“You cannot prove that you exist or that you’re conscious,” they chatter,
blanking out the fact that proof presupposes existence, consciousness and a
complex chain of knowledge: the existence of something to know, of a
consciousness able to know it, and of a knowledge that has learned to
distinguish between such concepts as the proved and the unproved.
When a savage who has not learned to speak declares that existence must be
proved, he is asking you to prove it by means of non-existence—when he
declares that your consciousness must be proved, he is asking you to prove it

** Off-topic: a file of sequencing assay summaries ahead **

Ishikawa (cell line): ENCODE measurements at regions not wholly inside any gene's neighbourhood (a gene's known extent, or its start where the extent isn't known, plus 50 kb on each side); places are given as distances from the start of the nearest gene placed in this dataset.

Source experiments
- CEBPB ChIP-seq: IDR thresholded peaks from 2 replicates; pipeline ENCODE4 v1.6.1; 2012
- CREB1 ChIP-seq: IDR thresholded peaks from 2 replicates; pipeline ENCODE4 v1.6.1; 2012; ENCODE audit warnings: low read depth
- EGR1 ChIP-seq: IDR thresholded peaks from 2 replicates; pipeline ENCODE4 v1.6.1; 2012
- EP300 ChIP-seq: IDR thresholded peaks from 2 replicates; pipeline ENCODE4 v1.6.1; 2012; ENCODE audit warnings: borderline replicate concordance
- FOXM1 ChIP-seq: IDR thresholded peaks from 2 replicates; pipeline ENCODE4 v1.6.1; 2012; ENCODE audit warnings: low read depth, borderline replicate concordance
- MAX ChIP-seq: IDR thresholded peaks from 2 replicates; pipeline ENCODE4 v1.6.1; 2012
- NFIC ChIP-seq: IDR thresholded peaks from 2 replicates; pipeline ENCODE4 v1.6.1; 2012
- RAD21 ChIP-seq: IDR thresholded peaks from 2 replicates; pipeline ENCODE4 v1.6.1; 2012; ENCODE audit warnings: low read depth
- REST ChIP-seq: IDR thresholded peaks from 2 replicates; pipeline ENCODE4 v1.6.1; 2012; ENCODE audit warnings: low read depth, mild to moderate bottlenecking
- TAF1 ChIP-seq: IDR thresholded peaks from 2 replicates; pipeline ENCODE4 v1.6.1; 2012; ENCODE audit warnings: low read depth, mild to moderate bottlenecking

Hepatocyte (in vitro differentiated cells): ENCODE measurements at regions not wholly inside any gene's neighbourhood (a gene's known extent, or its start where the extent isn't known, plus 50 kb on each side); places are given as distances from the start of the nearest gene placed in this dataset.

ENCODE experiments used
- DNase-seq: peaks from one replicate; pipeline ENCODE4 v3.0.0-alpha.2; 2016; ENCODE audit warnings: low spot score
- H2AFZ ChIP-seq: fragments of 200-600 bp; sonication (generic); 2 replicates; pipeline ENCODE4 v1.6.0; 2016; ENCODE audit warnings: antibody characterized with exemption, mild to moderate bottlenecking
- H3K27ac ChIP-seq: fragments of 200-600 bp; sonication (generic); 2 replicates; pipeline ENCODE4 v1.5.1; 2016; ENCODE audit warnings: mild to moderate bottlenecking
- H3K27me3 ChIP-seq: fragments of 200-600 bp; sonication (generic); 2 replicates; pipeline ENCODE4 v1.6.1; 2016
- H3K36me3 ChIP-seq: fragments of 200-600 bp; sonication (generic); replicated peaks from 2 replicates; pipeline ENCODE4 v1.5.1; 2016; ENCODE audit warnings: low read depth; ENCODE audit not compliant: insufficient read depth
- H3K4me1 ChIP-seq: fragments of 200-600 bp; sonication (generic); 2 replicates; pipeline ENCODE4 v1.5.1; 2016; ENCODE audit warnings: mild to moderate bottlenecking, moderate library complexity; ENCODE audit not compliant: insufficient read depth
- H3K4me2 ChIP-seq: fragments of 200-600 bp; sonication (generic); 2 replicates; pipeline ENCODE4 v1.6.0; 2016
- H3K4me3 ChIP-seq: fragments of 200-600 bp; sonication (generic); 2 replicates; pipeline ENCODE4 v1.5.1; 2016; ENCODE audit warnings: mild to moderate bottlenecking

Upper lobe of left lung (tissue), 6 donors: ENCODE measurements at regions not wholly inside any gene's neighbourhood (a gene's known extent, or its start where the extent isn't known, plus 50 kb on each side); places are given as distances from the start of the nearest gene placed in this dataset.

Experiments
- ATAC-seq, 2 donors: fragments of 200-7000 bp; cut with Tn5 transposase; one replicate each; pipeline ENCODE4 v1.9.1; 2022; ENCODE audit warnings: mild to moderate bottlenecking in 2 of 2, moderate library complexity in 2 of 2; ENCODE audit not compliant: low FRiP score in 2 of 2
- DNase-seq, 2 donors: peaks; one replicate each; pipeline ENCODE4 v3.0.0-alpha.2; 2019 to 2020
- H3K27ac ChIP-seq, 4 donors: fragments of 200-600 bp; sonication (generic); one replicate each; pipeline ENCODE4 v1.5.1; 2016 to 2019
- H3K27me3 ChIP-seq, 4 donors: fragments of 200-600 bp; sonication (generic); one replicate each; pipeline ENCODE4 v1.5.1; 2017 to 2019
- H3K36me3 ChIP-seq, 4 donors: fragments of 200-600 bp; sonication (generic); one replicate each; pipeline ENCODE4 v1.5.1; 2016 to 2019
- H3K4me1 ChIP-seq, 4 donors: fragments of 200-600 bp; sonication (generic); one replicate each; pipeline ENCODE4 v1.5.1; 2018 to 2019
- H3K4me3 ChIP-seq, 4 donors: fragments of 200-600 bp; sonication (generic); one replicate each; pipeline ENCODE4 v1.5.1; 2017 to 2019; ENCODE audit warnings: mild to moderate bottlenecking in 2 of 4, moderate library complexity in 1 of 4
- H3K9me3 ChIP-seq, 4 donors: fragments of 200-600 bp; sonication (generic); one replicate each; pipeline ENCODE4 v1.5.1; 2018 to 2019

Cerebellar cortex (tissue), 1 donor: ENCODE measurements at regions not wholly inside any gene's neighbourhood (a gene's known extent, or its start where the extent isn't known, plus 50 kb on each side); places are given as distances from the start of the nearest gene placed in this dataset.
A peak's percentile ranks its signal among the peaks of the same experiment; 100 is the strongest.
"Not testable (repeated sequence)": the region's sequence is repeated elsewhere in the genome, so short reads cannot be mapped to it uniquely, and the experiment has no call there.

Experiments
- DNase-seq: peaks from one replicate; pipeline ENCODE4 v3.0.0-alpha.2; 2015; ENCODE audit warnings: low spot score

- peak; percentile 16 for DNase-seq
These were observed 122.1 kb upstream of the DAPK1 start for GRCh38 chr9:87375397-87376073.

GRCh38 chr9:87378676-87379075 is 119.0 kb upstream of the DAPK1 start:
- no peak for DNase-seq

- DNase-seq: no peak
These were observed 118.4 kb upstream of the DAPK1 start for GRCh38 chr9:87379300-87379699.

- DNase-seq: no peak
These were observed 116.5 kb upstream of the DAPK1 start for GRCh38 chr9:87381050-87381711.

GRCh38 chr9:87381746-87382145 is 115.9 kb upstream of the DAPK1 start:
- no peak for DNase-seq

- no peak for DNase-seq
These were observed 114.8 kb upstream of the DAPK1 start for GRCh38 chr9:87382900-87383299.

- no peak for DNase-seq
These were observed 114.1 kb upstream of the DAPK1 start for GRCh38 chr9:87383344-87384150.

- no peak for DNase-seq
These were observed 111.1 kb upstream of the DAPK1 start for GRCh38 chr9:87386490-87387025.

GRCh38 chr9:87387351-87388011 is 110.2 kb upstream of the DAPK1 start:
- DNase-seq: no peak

by means of unconsciousness—he is asking you to step into a void outside of
existence and consciousness to give him proof of both—he is asking you to
become a zero gaining knowledge about a zero.
When he declares that an axiom is a matter of arbitrary choice and he doesn’t
choose to accept the axiom that he exists, he blanks out the fact that he has
accepted it by uttering that sentence, that the only way to reject it is to
shut one’s mouth, expound no theories and die.